PETALING JAYA: It’s time for Malaysia to get serious about developing a more integrated urban transport system in the major cities, says the World Bank.
Growing traffic jams, worsening air quality and poor use of public transport – the bane of road users in Kuala Lumpur – is apparent across the country.
“Not surprisingly, Penang, Johor Baru and Kota Kinabalu are already facing similar urban mobility challenges as those in Kuala Lumpur,” says World Bank senior transportation specialist Luis C. Blancas.
In Kota Kinabalu, for example, transport planning does not take into account land usage while the use of public transport in the city is low (only 8% of the people use it).
The World Bank’s Malaysia Economic Monitor report (June 2015) shows that the planning and delivery of urban transport is highly fragmented – for example, public transport comes under the Land Public Transport Commission (SPAD), while private transport comes under the Works Ministry.
And although public and private transport are dependent on each other, there is “limited” coordination when it comes to planning and delivery of roads.
The World Bank commended SPAD in its efforts to improve transport here including developing the national public transport master plan, coming up with a new stage bus programme, planning mass transit projects and drafting regulations.
The report says few public transport agencies have developed this level and diversity of capabilities and responsibilities in such a short time but SPAD managed to do this in (primarily) peninsular Malaysia in just four to five years.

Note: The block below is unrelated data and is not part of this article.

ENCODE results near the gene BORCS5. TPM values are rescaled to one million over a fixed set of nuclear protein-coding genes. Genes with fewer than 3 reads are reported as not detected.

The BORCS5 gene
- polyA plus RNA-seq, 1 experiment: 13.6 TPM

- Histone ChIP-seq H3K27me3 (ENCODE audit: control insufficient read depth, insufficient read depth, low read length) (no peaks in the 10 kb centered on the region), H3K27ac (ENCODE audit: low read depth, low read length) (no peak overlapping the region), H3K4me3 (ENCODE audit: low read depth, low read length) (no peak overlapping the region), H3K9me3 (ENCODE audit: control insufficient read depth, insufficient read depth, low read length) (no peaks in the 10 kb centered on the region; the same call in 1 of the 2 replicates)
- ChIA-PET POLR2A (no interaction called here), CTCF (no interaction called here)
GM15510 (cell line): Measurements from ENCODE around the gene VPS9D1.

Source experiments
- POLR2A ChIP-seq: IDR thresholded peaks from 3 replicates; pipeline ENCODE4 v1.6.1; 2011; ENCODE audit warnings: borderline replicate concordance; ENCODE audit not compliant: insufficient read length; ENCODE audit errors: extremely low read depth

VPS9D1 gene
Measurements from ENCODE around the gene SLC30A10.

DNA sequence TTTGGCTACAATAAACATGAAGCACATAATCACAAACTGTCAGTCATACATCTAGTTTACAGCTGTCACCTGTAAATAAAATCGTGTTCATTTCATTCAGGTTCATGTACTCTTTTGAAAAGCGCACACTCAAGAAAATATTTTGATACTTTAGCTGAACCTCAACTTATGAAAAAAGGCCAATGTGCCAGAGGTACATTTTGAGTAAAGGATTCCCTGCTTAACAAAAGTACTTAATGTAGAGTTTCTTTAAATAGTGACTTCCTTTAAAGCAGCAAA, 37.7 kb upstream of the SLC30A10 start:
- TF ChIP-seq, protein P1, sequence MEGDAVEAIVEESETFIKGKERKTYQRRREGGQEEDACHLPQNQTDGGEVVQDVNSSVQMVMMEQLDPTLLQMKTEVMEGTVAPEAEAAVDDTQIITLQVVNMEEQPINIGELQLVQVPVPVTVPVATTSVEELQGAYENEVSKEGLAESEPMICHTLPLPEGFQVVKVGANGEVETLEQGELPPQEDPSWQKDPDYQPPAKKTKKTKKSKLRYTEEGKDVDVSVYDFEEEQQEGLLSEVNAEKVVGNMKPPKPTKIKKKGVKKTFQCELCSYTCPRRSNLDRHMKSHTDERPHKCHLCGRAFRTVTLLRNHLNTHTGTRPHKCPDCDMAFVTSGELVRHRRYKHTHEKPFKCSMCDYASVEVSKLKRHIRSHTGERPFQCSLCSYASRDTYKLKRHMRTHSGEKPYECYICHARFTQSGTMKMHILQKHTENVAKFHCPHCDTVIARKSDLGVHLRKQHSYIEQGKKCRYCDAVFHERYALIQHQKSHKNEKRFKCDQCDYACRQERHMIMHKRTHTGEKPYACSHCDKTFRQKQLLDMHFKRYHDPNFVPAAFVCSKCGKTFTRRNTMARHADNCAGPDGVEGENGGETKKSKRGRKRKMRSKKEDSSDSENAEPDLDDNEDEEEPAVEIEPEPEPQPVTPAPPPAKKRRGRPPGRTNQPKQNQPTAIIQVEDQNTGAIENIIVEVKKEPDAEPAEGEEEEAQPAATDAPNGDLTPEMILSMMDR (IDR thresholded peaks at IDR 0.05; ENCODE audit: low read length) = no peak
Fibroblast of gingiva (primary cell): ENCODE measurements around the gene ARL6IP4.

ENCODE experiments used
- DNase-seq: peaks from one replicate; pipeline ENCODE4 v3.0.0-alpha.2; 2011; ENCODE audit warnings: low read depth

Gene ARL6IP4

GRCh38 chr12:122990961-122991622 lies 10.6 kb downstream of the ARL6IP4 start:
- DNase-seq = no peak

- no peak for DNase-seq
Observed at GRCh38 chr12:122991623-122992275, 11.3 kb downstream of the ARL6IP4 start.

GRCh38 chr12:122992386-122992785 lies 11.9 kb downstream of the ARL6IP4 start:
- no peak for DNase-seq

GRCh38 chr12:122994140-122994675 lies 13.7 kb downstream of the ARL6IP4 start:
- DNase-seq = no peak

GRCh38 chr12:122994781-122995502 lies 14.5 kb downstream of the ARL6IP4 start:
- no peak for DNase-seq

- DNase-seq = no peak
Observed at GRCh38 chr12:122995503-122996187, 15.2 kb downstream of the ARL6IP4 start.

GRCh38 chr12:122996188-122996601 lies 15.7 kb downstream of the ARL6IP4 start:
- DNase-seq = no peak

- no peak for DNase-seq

Blancas highlights three other cities facing similar challenges as KL – London, Vancouver and Auckland – all of which have had to coordinate across local, state and federal agencies. Yet, all three managed to become some of the most livable cities in the world.
He attributes this to the establishment of lead agencies responsible for all urban transport at metropolitan levels in the cities.
Blancas believes KL is better than other Asean cities such as Jakarta and Manila, which also rely on fragmented agencies.
They are much larger than KL, and also hard to handle.
If Greater KL doesn’t fix its traffic problems, he warns the roads here might deteriorate like Jakarta’s, which according to a Reuters report, has an average traffic movement of only 8.3kph.
KL still has enough time to avoid the worst impacts of a growing urban environment and rapid adoption of cars, he says, but only “if adequate reforms are implemented soon”.